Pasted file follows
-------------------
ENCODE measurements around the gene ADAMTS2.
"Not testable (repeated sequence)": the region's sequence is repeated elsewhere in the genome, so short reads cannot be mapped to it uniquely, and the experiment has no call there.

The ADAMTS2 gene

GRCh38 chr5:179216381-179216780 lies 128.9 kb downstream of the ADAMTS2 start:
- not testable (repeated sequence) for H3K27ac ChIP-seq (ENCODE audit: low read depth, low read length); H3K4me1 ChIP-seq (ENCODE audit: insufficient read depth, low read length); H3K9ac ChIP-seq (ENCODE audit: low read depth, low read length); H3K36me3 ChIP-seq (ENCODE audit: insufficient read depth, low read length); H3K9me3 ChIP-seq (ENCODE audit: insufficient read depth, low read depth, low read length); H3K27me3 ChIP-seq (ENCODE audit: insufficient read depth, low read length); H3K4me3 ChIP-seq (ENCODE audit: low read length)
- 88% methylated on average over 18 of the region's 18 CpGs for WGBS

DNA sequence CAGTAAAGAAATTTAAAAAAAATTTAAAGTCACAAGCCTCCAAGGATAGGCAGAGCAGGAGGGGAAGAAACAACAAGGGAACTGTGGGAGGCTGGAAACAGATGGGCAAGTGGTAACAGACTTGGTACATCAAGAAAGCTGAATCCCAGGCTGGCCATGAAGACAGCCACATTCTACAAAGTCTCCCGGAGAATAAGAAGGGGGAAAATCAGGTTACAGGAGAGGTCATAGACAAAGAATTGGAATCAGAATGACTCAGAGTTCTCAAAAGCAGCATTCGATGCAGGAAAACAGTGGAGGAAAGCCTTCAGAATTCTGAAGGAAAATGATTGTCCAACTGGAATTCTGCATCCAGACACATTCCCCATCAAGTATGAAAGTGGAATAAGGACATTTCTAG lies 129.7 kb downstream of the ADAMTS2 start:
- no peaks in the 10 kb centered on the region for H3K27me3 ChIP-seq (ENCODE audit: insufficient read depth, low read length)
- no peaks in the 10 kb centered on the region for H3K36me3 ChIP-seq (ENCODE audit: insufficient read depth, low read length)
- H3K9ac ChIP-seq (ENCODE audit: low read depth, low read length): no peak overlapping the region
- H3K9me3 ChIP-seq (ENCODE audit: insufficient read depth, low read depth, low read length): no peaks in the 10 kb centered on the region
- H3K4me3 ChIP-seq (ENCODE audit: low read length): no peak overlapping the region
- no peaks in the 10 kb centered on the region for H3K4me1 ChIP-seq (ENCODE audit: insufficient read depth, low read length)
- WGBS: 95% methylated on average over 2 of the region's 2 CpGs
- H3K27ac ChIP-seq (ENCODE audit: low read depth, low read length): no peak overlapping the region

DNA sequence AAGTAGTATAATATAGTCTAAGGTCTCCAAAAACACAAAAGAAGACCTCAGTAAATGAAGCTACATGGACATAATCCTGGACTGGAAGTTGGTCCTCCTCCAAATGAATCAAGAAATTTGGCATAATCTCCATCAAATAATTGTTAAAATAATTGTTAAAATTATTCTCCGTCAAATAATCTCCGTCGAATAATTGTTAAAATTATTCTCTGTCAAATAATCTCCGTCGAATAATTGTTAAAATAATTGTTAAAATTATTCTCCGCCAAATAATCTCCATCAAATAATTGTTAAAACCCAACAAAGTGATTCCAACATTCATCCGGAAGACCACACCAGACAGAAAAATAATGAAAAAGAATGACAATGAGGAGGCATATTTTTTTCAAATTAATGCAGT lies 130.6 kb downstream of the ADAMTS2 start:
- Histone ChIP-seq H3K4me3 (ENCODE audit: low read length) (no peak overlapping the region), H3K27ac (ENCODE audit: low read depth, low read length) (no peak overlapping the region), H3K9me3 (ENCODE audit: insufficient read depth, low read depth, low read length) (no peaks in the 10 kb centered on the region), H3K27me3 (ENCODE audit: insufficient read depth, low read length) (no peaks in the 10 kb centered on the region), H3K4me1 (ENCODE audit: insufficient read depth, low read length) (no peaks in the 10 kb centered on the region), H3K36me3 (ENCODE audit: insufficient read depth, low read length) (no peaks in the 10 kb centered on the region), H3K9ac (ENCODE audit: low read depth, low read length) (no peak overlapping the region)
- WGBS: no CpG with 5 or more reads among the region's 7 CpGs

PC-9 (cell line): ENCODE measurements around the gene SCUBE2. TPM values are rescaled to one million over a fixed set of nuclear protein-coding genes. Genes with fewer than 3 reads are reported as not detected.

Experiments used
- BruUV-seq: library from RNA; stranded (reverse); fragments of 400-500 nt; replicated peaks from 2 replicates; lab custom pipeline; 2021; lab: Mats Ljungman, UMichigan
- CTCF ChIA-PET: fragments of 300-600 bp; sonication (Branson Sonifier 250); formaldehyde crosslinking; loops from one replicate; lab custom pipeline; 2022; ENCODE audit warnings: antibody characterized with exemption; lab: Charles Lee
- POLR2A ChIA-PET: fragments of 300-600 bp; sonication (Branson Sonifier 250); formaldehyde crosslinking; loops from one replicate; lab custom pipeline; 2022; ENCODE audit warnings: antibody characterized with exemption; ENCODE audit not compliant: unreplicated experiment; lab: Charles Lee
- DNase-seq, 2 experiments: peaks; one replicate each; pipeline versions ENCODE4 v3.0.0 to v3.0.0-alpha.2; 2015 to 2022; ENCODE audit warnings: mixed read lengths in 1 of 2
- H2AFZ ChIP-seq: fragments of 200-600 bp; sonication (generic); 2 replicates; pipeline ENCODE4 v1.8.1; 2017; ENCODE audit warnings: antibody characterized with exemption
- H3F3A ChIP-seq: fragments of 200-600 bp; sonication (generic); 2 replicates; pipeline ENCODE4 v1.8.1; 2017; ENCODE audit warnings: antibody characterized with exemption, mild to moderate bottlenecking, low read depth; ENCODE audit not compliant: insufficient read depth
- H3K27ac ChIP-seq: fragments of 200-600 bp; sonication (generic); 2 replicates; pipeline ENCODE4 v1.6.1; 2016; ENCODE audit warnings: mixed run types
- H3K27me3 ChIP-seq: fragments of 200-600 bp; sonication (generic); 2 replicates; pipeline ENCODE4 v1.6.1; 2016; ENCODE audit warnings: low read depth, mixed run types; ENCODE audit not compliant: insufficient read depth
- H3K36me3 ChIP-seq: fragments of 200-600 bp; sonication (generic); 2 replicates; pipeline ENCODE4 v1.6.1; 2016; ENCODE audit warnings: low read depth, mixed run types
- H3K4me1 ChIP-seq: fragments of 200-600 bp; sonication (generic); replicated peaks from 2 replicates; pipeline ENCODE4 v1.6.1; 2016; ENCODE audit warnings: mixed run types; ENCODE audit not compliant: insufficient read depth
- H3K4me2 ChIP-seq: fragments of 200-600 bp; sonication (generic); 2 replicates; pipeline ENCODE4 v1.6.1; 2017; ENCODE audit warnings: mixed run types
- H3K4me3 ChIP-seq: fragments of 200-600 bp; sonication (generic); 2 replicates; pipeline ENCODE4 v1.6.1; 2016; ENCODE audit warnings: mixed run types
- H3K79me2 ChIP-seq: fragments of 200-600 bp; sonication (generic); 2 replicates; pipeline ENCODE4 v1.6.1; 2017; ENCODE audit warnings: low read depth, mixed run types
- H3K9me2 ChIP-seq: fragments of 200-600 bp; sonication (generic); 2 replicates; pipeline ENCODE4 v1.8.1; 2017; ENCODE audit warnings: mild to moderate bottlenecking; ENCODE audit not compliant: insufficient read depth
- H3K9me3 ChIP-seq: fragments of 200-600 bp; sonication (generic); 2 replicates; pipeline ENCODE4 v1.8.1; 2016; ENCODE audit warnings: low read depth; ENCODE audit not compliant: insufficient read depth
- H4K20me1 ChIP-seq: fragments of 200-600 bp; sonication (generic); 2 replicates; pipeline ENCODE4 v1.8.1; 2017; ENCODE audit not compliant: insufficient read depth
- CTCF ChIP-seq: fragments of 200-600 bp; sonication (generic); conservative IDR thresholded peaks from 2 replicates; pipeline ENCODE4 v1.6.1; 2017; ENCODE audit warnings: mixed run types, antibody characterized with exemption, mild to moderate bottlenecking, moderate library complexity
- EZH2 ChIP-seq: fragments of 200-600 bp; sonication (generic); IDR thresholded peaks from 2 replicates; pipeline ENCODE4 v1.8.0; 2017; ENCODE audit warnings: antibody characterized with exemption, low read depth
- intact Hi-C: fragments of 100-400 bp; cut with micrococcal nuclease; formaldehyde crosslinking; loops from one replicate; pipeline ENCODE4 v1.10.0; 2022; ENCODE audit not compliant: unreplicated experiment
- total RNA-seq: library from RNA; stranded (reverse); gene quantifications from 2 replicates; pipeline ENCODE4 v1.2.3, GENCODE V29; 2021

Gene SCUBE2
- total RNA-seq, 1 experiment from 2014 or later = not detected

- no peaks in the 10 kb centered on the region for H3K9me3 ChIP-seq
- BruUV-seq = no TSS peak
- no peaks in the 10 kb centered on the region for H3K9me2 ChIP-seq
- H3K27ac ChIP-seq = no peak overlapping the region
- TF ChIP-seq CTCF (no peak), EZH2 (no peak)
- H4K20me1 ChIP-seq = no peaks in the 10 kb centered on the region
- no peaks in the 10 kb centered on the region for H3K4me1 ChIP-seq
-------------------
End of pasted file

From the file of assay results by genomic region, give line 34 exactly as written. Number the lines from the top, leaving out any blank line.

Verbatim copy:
- H3K9me2 ChIP-seq: fragments of 200-600 bp; sonication (generic); 2 replicates; pipeline ENCODE4 v1.8.1; 2017; ENCODE audit warnings: mild to moderate bottlenecking; ENCODE audit not compliant: insufficient read depth